Advanced Information Services, based in Peoria, IL, became interested in software process improvement in 1992, when the owner of the consulting company read some of Watts Humphrey’s writings on managing the software process. The owner asked Humphrey if the concepts could be applied to a small organization of only 35 employees, who worked on projects in teams of five or fewer engineers. At the time, Humphrey was developing the techniques that would become the Personal Software Process, and he met with AIS staff members to discuss his ideas. When the SEI taught its first instructor’s training course for PSP in 1994, AIS sent two software engineers to become instructors.

Today, AIS employs some 150 software experts at its offices in Peoria and Evanston, IL, and at a wholly owned subsidiary in Chennai, India. The company provides software consulting services in a wide range of application areas such as embedded systems, information systems, and e-commerce, covering technologies including the Internet, client-server networks, and mainframes, and supporting programming languages from C to COBOL to Oracle.

AIS made an early commitment to PSP for the members of the firm’s development group. “We knew that PSP was the way we were going to go for projects that we had control over,” recalls Robert Pauwels, commercial training director for AIS. The firm ran a pilot project, then introduced PSP more broadly. Today, the PSP is a required training course for all AIS software professionals.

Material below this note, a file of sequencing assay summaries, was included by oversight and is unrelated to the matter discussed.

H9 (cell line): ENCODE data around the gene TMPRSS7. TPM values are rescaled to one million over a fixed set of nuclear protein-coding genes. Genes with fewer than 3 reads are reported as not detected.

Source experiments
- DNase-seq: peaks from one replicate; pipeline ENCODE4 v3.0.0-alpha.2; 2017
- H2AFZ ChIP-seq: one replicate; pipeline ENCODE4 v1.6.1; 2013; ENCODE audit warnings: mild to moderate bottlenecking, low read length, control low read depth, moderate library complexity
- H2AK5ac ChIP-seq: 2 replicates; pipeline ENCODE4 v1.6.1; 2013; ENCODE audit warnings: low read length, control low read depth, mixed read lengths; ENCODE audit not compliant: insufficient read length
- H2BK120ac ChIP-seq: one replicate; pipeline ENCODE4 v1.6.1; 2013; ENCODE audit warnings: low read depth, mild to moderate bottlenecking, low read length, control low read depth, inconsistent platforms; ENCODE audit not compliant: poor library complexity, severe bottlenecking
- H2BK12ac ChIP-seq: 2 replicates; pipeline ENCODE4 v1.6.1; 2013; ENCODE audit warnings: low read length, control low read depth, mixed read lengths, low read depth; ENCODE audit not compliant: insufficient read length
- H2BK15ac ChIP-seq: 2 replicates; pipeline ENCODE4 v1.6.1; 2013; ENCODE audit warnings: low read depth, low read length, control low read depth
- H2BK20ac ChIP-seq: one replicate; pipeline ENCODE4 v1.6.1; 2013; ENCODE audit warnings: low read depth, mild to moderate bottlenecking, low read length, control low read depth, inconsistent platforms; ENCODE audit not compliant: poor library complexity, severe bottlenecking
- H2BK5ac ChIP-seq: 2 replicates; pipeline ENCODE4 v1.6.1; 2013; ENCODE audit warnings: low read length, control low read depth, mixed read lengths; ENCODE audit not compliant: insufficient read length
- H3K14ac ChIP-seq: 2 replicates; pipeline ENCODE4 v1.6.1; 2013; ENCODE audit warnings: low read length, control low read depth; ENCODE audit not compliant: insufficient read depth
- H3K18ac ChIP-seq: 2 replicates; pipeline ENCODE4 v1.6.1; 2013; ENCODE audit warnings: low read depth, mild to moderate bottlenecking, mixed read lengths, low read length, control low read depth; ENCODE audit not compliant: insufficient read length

Pauwels says that he believes PSP was easier to implement at a consulting firm like AIS, as opposed to a manufacturing company, because AIS consultants are already used to some PSP principles, such as tracking time. “Being a consulting firm, we’re used to time tracking for billing purposes. But detailed time tracking is extremely foreign to many organizations.” AIS also had a defined process for software development, and practiced peer reviews to promote early defect detection.

For AIS today, the challenge is to quickly train new hires to use PSP. “We do a fair amount of recruiting from the universities in this area,” Pauwels says. “We put recruits through the course as soon as we can. The ideas are still quite foreign to them, compared with what they’ve just invested four years of their lives in at the university. Most are  surprised at what we’re asking them to do. But it is entrenched in our culture and institutionalized, and that helps break down the barriers of resistance that they often have.”